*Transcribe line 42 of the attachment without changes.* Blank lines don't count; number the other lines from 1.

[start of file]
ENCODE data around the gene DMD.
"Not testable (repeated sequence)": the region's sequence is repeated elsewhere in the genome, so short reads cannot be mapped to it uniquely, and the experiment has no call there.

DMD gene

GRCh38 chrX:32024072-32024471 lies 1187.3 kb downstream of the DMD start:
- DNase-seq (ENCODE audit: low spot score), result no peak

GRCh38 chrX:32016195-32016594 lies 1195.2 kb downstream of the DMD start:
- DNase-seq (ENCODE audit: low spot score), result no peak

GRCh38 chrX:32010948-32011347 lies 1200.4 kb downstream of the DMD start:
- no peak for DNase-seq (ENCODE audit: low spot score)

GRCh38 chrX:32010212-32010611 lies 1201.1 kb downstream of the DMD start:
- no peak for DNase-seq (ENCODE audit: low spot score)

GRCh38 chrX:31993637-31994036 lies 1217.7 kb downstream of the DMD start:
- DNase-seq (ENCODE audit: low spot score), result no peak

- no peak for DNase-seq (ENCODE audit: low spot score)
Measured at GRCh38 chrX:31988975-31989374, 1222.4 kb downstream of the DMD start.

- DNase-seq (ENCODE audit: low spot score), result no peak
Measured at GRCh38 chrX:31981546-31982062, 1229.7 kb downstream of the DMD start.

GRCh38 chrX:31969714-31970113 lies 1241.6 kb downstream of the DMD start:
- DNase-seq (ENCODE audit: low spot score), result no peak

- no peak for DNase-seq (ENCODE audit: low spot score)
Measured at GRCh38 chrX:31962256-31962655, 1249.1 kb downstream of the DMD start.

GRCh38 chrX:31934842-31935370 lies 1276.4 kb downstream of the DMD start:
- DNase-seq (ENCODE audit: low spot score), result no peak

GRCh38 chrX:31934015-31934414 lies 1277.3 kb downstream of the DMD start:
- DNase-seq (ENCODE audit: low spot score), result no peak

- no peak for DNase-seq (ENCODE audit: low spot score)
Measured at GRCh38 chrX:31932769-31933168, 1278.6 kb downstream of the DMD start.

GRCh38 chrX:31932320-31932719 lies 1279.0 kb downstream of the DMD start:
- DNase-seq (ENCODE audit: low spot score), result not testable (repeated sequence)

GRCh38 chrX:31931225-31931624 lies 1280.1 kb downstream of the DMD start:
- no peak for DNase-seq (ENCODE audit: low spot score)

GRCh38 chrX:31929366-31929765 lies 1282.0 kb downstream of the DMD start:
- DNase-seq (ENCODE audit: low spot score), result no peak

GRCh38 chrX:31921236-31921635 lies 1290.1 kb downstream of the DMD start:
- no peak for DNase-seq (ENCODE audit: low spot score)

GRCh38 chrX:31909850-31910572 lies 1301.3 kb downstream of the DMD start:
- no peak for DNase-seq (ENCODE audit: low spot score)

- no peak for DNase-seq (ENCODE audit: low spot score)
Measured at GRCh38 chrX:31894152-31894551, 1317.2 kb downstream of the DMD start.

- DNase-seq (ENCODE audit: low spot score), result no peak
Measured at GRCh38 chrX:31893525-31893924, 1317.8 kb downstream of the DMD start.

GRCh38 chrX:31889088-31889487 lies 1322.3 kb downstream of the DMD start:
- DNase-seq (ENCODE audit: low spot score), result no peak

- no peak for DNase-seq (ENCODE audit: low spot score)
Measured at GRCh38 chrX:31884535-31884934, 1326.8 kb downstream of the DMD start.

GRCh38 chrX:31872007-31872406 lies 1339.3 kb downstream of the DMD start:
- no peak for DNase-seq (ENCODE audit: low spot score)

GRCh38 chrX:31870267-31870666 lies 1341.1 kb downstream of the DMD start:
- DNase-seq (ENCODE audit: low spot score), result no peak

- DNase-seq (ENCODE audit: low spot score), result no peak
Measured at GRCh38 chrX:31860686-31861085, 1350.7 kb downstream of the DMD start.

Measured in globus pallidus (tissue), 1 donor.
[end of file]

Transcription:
GRCh38 chrX:31889088-31889487 lies 1322.3 kb downstream of the DMD start: